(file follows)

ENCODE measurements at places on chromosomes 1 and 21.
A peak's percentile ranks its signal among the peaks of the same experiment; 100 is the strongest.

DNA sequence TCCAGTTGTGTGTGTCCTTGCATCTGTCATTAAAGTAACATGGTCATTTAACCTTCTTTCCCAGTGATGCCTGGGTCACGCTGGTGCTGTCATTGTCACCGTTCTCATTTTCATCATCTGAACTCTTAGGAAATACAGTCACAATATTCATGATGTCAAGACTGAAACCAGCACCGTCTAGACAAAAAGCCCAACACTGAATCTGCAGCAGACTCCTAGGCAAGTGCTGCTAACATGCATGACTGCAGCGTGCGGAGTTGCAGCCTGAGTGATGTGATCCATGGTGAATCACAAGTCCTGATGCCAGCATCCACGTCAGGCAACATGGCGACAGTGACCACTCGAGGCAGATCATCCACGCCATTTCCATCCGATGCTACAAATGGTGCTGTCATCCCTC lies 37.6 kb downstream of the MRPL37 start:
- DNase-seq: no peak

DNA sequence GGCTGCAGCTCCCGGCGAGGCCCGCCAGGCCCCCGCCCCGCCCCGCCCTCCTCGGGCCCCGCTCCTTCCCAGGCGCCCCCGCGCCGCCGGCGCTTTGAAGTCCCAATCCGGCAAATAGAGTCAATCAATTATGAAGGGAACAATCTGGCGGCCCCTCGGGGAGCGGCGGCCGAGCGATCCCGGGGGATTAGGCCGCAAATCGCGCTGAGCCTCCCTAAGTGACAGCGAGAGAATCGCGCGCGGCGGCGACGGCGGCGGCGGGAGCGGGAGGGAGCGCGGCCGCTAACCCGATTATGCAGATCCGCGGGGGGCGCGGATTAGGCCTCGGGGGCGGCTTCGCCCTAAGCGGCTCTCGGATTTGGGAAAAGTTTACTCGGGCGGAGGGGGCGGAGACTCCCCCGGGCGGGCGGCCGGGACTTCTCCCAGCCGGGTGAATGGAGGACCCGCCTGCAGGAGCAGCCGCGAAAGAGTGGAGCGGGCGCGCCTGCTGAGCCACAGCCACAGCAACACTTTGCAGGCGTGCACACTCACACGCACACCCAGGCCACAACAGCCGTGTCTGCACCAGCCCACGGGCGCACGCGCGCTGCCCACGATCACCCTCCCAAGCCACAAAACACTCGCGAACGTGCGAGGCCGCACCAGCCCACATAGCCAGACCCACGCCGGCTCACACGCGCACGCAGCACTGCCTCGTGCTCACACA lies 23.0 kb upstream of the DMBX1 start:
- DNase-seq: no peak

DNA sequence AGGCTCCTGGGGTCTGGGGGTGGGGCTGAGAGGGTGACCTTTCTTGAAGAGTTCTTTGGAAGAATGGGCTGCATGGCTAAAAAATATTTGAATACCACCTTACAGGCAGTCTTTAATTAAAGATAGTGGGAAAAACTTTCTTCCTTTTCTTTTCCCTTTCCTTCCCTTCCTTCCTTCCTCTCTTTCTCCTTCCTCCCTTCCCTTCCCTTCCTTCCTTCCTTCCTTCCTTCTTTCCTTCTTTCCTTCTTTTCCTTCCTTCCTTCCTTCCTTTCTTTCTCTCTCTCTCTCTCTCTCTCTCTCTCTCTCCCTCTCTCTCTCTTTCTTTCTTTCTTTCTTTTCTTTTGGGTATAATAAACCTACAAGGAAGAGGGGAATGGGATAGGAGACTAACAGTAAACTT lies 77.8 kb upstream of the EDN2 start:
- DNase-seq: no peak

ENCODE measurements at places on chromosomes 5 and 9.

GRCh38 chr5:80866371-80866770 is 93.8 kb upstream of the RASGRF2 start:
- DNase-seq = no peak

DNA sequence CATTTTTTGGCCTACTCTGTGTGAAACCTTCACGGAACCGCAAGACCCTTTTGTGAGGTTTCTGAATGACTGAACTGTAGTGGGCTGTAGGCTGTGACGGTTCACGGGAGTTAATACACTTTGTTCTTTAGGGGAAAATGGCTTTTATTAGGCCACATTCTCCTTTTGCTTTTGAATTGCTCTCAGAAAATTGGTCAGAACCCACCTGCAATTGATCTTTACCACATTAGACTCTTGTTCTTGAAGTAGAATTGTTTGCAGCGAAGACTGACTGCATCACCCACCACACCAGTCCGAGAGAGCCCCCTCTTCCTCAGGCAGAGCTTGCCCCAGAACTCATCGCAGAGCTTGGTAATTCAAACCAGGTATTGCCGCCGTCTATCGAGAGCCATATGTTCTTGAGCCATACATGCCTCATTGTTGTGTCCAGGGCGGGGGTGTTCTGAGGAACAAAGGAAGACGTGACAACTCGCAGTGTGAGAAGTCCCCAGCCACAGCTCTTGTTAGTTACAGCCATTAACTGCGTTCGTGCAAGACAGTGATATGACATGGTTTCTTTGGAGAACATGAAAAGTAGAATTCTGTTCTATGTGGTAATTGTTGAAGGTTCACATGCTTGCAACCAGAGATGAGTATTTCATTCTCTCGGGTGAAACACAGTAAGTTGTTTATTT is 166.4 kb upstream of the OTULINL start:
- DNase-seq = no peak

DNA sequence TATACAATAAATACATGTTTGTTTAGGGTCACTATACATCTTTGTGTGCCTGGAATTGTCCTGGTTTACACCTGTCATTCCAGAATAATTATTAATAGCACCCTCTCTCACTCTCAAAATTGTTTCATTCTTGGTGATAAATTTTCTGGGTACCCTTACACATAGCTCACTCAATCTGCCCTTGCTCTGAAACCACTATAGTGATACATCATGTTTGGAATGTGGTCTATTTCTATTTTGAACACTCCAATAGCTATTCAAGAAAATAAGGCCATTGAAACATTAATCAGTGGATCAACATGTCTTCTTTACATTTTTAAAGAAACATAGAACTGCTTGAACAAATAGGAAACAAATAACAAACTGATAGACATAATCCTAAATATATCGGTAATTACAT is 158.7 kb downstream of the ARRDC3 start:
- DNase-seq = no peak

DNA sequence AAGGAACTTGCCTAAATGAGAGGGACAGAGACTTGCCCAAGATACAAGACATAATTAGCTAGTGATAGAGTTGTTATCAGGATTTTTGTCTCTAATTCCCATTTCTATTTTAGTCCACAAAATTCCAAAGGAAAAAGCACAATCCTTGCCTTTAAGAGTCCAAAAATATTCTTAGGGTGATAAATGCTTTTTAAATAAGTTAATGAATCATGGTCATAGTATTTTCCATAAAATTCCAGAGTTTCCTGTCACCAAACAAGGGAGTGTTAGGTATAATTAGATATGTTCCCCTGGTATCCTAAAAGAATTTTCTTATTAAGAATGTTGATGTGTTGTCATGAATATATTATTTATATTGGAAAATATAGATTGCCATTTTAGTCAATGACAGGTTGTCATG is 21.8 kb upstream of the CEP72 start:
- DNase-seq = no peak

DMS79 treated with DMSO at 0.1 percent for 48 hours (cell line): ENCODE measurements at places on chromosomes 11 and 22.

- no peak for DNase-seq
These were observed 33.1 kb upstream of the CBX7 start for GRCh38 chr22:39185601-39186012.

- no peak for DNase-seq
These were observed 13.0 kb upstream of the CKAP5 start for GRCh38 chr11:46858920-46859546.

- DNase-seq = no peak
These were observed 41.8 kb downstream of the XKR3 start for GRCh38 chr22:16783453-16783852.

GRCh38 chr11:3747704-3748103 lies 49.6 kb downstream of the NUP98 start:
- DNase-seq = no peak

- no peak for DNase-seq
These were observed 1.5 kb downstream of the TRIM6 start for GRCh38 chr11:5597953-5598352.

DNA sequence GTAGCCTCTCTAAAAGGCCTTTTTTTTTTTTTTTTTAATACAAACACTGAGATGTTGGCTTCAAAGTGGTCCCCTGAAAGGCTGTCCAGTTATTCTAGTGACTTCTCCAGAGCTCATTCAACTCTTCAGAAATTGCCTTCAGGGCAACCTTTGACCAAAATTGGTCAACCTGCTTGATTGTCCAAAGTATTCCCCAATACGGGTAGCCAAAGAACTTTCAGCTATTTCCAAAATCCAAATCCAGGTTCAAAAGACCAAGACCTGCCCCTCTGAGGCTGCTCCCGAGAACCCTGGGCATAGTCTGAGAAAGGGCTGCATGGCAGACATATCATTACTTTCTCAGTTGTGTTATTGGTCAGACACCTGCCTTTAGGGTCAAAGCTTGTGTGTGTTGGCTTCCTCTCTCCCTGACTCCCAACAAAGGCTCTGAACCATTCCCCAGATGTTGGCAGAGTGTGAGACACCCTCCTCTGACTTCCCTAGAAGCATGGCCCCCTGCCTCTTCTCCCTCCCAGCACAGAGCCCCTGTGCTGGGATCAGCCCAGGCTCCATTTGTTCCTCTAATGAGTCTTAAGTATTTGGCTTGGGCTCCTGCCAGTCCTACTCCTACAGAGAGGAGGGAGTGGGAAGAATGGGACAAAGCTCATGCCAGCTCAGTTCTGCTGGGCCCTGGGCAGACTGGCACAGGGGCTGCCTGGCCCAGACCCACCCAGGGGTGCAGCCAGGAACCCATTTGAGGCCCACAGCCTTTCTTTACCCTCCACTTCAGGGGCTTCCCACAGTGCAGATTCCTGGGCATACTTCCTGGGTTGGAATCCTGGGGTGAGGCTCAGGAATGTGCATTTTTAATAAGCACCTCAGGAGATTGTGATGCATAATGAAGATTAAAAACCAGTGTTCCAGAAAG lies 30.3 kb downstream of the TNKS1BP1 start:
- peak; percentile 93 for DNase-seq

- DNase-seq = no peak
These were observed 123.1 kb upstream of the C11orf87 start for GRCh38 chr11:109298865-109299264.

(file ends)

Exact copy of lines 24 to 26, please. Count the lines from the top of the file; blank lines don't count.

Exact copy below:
These were observed 41.8 kb downstream of the XKR3 start for GRCh38 chr22:16783453-16783852.

GRCh38 chr11:3747704-3748103 lies 49.6 kb downstream of the NUP98 start:
- DNase-seq = no peak